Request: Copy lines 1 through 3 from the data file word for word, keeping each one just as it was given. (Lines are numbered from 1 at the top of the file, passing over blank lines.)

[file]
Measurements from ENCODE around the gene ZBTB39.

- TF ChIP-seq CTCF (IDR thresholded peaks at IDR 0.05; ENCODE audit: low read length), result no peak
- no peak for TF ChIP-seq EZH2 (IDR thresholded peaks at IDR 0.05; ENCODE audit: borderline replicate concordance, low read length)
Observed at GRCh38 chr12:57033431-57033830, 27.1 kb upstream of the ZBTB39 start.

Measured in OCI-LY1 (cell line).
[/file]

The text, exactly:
Measurements from ENCODE around the gene ZBTB39.

- TF ChIP-seq CTCF (IDR thresholded peaks at IDR 0.05; ENCODE audit: low read length), result no peak
- no peak for TF ChIP-seq EZH2 (IDR thresholded peaks at IDR 0.05; ENCODE audit: borderline replicate concordance, low read length)